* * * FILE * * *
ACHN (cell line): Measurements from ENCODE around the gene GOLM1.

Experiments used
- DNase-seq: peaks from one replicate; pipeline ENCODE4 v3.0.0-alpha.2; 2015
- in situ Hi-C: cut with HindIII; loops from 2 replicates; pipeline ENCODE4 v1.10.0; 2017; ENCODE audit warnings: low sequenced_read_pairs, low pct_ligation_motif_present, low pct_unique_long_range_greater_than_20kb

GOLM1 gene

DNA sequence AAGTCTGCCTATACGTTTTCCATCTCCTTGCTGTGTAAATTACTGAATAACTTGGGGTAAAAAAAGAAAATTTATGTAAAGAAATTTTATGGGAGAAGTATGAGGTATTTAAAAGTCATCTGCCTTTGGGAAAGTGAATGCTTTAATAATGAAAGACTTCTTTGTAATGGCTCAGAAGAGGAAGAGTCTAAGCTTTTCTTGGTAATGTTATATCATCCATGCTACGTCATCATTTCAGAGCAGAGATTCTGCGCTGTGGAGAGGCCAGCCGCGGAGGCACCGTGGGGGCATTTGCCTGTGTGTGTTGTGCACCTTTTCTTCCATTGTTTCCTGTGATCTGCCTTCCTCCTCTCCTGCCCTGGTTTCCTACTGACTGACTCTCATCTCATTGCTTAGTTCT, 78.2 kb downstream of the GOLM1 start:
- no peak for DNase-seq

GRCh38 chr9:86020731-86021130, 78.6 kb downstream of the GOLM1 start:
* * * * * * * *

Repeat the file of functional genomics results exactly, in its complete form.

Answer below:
ACHN (cell line): Measurements from ENCODE around the gene GOLM1.

Experiments used
- DNase-seq: peaks from one replicate; pipeline ENCODE4 v3.0.0-alpha.2; 2015
- in situ Hi-C: cut with HindIII; loops from 2 replicates; pipeline ENCODE4 v1.10.0; 2017; ENCODE audit warnings: low sequenced_read_pairs, low pct_ligation_motif_present, low pct_unique_long_range_greater_than_20kb

GOLM1 gene

DNA sequence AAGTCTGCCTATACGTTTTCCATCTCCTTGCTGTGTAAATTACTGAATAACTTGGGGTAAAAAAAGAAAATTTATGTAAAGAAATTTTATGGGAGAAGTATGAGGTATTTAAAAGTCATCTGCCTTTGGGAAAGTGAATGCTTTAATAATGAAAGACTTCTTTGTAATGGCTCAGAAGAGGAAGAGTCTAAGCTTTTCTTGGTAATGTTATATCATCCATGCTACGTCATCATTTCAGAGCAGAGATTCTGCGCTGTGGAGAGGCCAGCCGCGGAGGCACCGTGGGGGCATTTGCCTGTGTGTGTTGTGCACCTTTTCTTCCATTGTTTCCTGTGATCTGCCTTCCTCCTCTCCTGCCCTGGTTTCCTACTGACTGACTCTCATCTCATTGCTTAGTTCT, 78.2 kb downstream of the GOLM1 start:
- no peak for DNase-seq

GRCh38 chr9:86020731-86021130, 78.6 kb downstream of the GOLM1 start: